EurWORK European Observatory of Working Life

City of Malmö education department, Sweden: flexible working practices

About

Case study name: 
Ageing workforce
Organisation Size: 
Large
Sectors: 
Education
Target Groups: 
MenProfessional/managerialWomen
Initiative Types: 
Flexible working practices
Scope: 
Old

 

Organisational background

The City of Malmö’s education department is the largest employer in the city, with around 19,300 employees. It employs 3,518 teachers, of whom 70% are women and almost 14% (476 employees) are aged over 60 years. The department’s human resource (HR) policy, which it considers strategically very important, focuses on encouraging greater communication between managers and employees. It is also concerned with securing recruitment. The policy includes a special provision that aims to encourage greater age diversity and integration among age groups. The department emphasises that a blend of values from different generations can create dynamic workplaces that promote development and renewal.

 

The social dialogue works well and the relationship between the department and trade unions is characterised by cooperation.

The original initiative

In the late 1990s, the City of Malmö’s education department had problems recruiting teachers, 28% of whom were due to retire within 10 years. As a result, it introduced an initiative to use the skills of teachers aged 60 years and over and to encourage them to stay until the regular retirement age. The initiative aimed to create suitable roles for these teachers and to bring their tasks into line with their needs. It consisted of the following measures:

  • reduction of classroom work, often the most stressful aspect of the job, to 50% or less;
  • replacing classroom work with real, necessary and qualified tasks. It was important not to assign pseudo-tasks. The replacement tasks included: library duty, developing workshops, school administration, responsibility for environmental issues, mentoring new teachers, school development, developing colleagues’ skills, internal consultations. Teachers were usually trained for their new tasks.

The initiative’s most obvious result is that Malmö’s education department no longer has a shortage of teachers. Its most important outcome for older teachers is that they are offered work that makes greater use of their skills. Employees are healthier and able to work until retirement age. It has also reassured all employees that they can work until retirement age, even if they cannot handle regular teaching work in the classroom.

Other positive effects of the initiative include:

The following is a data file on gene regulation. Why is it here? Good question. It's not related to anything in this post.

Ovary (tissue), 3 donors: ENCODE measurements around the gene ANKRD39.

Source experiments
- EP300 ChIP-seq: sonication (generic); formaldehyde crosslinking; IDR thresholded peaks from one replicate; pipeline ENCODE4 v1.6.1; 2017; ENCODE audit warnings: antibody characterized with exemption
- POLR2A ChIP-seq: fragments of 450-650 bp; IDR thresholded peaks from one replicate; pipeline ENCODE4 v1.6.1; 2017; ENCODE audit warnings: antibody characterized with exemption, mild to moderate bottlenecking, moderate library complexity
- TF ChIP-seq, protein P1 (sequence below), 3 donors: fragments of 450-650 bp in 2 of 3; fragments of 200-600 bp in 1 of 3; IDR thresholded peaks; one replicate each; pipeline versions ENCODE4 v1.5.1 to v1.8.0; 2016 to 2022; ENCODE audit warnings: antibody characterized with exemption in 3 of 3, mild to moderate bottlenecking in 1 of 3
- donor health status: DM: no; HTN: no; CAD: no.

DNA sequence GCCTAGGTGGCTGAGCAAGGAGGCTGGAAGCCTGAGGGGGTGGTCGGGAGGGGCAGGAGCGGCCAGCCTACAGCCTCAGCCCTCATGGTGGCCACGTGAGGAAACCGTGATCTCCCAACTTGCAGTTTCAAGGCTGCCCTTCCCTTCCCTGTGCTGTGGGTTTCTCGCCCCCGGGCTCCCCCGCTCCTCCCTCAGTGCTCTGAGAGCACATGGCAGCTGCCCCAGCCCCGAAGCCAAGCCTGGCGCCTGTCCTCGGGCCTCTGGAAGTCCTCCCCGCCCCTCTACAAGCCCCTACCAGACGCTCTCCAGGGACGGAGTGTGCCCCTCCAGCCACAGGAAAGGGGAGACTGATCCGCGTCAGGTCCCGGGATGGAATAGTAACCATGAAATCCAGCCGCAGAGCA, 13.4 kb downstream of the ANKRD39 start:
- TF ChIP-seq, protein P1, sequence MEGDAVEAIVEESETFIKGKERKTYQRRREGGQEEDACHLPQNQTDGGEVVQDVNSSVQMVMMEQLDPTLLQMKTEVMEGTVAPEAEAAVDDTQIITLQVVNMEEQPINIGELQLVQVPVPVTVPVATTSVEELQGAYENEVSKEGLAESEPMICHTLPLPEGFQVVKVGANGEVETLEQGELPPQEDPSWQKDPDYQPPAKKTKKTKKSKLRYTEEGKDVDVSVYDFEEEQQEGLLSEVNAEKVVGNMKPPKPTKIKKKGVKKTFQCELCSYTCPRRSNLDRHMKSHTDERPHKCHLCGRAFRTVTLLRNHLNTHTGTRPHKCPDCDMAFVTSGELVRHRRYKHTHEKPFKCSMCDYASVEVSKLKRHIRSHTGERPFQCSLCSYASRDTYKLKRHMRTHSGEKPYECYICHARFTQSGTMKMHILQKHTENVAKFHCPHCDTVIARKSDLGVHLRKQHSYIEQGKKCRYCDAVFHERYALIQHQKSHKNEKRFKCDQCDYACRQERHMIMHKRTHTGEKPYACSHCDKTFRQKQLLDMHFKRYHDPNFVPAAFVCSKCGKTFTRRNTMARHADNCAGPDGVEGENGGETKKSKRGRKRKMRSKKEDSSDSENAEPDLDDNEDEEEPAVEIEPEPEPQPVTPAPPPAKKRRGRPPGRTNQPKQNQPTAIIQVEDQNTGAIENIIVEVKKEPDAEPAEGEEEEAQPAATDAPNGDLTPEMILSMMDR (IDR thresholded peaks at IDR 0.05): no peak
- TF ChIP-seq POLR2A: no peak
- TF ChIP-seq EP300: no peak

• lower rates of absenteeism, down from 4.5% in 2002 to 3.5% in 2004;
  • an increase in the quality of the schools involved in the project;
  • a reversal of negative attitudes among teachers;
  • positive attention from outside the department.

Good practice today

The City of Malmö’s education department wants to be perceived as a suitable employer for all age groups. As a result, it is continuing its initiative for older teachers, largely unchanged. Prompted by recruitment problems, the department aimed to reduce the number of teachers taking early retirement, by creating more favourable conditions that would encourage them to work until retirement age. Ironically, Malmö now has a surplus instead of a shortage of teachers in certain categories. However, the benefits of the initiative outweigh this reality and the emphasis is on the positive effects of the measures.

The primary focus of the initiative is to make use of older teachers’ skills and to encourage them to stay until the regular retirement age. Its target group is teachers aged between 62 to 65 years and it continues to focus on matching their roles to their needs. It is no longer a pilot project but has been incorporated into regular activities. In 2005, €750,000 was allocated to finance the measures.

The initiative has received positive attention in various contexts, from outside the education department, and has been mentioned in the media, for example, in articles in Dagens nyheter (4 March 2004) and Sydsvenska Dagbladet (31 March 2002). It has also received national attention: for instance, at a conference on work environment and the economy, the prime minister mentioned the initiative as being worthy of imitation.

Further information

Contact person: Lars Silverberg, Personnel manager, email: lars.silverberg@malmo.se

Company website: www.malmo.se/servicemeny/forvaltningarbolag/utbildningsforvaltningen.4.33aee30d103b8f15916800017950.html

 

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